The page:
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THE BATTLE OF CORICHIE. 211
vassals and posted himself at a place called the Fair Bank, or Coriehie, near Aberdeen. Murray having increased his forces by seven or eight hundred of the Forbeses and Leslies, who, although attached to the Huntly faction, dared not disobey the Queen's summons, marched to the attack. As little confidence could be placed in the good faith of the northern recruits, he ordered them to begin the battle. In obedience to this command, they advanced against the enemy, but instantly recoiled and retreated in a pretended panic on Murray's reserve, followed by the Gordons in disorder. The Queen's party received both the flying and the pursuers with an impenetrable front of lances. Huntly was repulsed, and the other northern clans, seeing how the victory was going, turned their swords upon their friends. Many of the Gordons were slain, and the Earl, who was old and fat, being thrown from his horse, was smothered in the retreat. His sons John and Adam were taken prisoners, and the former was put to death at Aberdeen the day after the battle.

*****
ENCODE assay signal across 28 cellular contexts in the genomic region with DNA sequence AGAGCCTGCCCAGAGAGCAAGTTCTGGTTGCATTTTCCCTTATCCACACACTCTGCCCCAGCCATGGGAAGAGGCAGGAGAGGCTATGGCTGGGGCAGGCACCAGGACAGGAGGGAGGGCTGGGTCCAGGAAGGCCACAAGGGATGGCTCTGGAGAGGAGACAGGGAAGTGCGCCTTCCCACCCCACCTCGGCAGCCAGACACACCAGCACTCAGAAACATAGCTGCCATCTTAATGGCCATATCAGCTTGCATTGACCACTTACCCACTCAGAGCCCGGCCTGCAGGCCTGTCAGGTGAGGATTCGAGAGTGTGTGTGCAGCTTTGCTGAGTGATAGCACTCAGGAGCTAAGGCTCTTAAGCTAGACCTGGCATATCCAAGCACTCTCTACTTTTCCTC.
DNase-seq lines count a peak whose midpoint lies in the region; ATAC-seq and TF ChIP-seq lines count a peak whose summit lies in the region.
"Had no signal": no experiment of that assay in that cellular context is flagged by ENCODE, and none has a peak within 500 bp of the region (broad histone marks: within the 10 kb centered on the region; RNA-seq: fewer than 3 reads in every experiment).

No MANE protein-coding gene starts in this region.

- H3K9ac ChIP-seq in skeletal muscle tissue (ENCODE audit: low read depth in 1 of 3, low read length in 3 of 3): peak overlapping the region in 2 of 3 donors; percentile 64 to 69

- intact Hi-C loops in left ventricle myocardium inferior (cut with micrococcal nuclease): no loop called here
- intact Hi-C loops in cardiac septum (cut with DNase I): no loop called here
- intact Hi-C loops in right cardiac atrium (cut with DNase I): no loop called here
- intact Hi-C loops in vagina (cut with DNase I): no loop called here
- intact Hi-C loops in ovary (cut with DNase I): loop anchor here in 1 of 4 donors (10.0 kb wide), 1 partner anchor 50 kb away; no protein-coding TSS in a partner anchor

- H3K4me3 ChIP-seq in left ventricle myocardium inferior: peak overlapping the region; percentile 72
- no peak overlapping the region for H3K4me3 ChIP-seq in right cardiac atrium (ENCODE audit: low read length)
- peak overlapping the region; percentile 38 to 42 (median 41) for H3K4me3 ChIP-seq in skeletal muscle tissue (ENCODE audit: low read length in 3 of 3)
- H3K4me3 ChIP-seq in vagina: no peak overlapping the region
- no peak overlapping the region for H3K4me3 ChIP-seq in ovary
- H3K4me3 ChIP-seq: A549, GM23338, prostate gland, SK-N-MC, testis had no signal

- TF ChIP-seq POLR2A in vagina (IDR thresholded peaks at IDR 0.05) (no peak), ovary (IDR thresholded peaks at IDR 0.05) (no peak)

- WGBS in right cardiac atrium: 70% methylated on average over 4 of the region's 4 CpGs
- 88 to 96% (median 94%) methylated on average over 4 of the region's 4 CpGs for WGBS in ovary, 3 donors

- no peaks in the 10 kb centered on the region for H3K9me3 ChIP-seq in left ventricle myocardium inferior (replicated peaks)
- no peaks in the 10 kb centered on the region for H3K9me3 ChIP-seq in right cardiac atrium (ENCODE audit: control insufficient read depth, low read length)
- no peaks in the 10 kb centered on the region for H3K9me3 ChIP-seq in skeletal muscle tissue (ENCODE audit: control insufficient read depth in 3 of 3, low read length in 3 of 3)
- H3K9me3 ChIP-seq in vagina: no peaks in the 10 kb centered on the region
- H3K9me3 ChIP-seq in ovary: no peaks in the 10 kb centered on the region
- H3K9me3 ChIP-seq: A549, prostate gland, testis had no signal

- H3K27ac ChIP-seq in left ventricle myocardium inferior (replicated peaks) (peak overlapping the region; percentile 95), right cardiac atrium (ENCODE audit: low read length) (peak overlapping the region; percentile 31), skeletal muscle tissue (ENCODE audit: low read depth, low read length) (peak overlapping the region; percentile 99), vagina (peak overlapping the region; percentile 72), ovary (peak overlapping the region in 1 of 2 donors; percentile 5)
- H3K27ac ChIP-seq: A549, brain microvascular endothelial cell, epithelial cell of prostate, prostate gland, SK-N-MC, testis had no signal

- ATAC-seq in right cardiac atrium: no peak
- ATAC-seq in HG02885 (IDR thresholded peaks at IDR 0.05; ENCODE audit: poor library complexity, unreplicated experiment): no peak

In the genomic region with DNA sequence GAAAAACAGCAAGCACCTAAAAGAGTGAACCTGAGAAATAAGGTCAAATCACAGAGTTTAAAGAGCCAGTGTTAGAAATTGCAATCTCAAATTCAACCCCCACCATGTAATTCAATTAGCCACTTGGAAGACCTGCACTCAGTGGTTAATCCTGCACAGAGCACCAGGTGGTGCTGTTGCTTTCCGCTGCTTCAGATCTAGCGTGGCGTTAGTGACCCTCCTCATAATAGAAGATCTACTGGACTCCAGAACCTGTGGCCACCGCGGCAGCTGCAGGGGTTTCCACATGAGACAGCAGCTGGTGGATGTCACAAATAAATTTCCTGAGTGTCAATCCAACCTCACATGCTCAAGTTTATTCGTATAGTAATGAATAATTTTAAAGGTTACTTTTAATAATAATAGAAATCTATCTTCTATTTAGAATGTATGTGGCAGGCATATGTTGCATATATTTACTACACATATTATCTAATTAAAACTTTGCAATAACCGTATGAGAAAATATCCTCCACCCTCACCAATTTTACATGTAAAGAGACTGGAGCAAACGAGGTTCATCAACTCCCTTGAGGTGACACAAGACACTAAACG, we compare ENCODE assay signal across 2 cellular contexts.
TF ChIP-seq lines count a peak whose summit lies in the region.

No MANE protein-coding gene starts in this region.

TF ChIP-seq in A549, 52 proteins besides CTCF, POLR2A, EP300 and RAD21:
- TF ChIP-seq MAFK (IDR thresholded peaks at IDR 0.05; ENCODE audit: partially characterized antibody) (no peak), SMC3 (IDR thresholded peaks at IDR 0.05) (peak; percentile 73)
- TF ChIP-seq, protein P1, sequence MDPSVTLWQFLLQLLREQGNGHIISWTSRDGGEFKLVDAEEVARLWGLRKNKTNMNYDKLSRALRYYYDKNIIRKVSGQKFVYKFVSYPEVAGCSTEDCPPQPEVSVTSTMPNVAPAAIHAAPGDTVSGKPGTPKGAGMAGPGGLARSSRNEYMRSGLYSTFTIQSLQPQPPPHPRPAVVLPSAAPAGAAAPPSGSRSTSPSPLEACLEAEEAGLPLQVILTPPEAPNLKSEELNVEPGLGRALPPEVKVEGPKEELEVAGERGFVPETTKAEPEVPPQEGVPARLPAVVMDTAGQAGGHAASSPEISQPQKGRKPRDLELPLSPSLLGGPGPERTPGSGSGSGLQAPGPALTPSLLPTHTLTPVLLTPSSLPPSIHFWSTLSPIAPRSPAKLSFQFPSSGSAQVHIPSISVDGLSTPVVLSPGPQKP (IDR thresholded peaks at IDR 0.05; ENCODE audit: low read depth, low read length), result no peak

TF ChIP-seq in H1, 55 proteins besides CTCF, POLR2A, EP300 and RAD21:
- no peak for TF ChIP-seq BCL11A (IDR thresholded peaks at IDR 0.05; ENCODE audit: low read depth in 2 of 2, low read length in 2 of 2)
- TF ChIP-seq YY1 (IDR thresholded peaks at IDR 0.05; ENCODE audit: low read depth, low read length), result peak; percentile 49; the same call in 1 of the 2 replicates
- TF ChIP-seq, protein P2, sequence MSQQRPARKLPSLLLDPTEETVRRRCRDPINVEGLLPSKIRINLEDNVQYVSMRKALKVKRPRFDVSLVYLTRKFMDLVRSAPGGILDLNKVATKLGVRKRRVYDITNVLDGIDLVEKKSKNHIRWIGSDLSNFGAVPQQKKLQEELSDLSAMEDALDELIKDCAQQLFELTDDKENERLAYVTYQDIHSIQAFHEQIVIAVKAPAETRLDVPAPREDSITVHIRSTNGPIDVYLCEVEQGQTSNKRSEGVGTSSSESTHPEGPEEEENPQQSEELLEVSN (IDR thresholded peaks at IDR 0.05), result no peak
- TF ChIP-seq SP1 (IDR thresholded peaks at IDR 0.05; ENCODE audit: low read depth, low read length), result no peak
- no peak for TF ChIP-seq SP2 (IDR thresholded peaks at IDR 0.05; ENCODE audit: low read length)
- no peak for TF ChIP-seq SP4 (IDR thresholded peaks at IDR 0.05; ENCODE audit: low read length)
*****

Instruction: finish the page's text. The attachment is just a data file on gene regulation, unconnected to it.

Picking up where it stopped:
The following ballad, it will be perceived, is utterly at variance with the facts of history. It was first printed in Evans's Old Ballads, and is said to be the composition of one Forbes, schoolmaster at Mary-Culter, on Dee-side. The dialect is broad Aberdeen.
Murn ye heighlands, and murn ye leighlands,
I trow ye hae meikle need; For thi bonny burn o' Corichie
His run this day wi' bleid.